WananCry spreads like a worm, relying heavily on SMB to infect new machines. This is a particularly effective technique for spreading within an organization, where files and printers are shared over SMB. An infected host immediately starts trying to connect to all SMB shares on the same subnet and across the internet. This behavior can be automatically detected through analytics, by having observed normal SMB activity in the past, and alerting on this new, unusual activity. There are many ways in which this activity is potentially unusual:
  • Hosts connect to SMB shares that they usually don’t connect to.
  • Hosts that don’t normally use SMB start using it.
  • Clients see a spike in SMB activity.
  • SMB shares themselves see a spike in activity (valid and invalid authentications)
As important as each of the individual descriptions of unusual activity above is the correlation of those descriptions. They are observable on clients, on SMB servers, and on the network. Observing these behaviors on multiple hosts and at multiple levels is more significant than observing isolated events.
At Sift Security, our analytics engine is constantly looking for these and other abnormal behaviors. We are also constantly looking for correlated patterns of abnormal behaviors. Using our graph analytics, we can present clusters of hosts within your network that are being targeted.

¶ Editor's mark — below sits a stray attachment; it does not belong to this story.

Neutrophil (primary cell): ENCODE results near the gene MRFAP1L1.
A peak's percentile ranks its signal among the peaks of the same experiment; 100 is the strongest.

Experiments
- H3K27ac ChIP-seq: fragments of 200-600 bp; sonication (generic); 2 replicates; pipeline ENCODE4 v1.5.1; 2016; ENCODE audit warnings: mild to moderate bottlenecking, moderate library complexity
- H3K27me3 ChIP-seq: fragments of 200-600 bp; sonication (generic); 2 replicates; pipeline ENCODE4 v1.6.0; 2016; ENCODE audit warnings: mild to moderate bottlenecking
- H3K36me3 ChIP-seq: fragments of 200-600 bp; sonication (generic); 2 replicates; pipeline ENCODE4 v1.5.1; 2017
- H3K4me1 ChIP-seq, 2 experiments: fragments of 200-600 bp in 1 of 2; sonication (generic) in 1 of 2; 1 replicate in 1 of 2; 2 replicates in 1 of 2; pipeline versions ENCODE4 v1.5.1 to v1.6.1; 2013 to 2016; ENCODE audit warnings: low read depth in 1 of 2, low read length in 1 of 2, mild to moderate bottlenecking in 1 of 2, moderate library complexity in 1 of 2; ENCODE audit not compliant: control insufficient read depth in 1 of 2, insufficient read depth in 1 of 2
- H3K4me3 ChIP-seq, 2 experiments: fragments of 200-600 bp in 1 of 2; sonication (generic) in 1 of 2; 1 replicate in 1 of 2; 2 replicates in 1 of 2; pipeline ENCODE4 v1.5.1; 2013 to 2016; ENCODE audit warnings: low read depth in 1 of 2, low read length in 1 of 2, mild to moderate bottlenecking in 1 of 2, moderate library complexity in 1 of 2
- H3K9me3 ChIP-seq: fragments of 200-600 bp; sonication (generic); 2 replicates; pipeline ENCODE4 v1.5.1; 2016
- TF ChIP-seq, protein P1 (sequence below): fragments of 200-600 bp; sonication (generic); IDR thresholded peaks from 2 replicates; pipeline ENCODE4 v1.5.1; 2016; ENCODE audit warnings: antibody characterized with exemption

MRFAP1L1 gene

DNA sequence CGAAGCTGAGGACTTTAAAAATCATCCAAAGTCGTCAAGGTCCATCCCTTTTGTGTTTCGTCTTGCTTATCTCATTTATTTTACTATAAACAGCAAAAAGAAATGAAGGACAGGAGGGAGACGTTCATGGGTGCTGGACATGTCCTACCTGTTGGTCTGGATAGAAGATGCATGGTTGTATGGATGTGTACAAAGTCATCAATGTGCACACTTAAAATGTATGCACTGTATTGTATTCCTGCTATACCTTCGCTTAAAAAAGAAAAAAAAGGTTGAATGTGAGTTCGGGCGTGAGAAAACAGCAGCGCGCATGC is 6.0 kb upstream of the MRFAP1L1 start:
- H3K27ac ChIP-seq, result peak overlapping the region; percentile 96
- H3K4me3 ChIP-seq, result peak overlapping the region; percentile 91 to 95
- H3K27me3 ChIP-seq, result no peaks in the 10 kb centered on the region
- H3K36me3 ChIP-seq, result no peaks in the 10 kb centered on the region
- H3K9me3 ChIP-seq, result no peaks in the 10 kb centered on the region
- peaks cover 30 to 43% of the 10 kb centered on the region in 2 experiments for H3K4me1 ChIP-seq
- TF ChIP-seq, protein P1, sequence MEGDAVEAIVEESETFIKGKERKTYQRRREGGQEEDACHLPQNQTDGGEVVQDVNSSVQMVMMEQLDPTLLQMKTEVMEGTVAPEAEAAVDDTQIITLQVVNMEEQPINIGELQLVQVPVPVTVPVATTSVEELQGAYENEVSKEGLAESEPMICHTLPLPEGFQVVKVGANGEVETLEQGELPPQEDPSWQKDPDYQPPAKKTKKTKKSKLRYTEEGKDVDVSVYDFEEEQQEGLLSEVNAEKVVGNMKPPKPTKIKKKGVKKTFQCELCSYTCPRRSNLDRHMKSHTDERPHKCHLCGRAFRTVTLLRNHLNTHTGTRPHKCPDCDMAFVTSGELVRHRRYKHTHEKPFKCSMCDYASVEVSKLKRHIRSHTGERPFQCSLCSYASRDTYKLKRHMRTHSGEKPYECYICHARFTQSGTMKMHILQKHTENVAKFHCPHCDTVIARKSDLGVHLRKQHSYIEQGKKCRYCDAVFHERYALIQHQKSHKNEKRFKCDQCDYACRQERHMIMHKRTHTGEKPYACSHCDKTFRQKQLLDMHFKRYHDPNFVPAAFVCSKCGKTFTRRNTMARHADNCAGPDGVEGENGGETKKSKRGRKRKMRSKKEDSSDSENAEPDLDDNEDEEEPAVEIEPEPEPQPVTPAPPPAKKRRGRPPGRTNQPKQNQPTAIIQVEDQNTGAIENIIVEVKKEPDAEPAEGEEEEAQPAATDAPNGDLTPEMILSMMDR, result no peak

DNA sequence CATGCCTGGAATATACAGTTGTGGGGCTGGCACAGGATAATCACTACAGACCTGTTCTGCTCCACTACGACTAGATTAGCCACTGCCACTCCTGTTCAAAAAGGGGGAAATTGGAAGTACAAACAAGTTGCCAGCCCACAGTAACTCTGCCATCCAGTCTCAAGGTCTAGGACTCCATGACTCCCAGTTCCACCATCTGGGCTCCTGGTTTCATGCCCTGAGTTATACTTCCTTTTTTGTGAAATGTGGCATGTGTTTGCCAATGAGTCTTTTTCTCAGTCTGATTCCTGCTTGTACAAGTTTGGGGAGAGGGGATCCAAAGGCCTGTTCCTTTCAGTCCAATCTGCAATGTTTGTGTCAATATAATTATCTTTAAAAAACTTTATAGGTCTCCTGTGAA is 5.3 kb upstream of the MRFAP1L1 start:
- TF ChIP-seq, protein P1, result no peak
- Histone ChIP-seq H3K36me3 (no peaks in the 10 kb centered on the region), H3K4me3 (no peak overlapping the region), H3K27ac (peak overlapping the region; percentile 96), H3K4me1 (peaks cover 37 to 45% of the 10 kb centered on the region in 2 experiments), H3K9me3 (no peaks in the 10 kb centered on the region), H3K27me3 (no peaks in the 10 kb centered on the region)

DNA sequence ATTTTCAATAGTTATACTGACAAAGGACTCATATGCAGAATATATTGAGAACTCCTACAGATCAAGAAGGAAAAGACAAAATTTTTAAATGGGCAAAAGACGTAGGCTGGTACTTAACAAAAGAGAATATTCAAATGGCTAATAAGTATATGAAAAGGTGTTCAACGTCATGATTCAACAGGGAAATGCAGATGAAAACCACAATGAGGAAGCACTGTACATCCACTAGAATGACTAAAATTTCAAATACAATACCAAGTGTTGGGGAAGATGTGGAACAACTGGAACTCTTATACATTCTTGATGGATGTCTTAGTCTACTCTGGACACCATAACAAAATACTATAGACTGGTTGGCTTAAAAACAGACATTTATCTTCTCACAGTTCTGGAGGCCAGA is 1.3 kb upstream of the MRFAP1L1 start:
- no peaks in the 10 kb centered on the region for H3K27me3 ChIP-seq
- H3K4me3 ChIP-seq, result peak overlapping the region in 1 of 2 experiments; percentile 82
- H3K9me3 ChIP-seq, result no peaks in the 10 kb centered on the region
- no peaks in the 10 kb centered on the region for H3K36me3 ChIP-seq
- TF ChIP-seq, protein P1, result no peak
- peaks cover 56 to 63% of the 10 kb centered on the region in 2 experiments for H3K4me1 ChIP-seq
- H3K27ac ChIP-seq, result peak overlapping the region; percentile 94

In the previous section, I dismissed traditional IOCs and focused on analytics. But IOCs and threat intel feeds are incredibly important. Once they are known, they provide a means of rapidly assessing whether you are being victimized by a specific threat. Combined with analytics, intelligence can provide a very accurate assessment of whether an organization has been targeted and the scope of the attack. We combine threat intelligence alerts together with third party alerts and analytics to make sure we present our users with the most complete picture of an attack.


Rapid response is key, especially with a threat like WannaCry that is spreading like a worm. For this reason, Sift Security has a response component that integrates with third party products. For example, if we determine a host to be compromised, we can, within the same pane of glass, right click a host and isolate it on the network. Maybe we also want to isolate the hosts that we saw it connect to as well. We’ve seen cases where spear phishing emails were used as the initial attack vector. Deleting these emails and blocking these senders is key to limiting exposure of users.


In the event of a highly publicised cyberattack like WannaCry, organizations are scrambling to figure out whether they are vulnerable, and whether they are victims. Organizations need visibility into their network, data analytics to identify attacks as they happen, threat intelligence to leverage the work of others in identifying a threat, and the ability to make a rapid response. At Sift Security, we aim to provide all four of these components, helping organizations to be prepared for this and future attacks.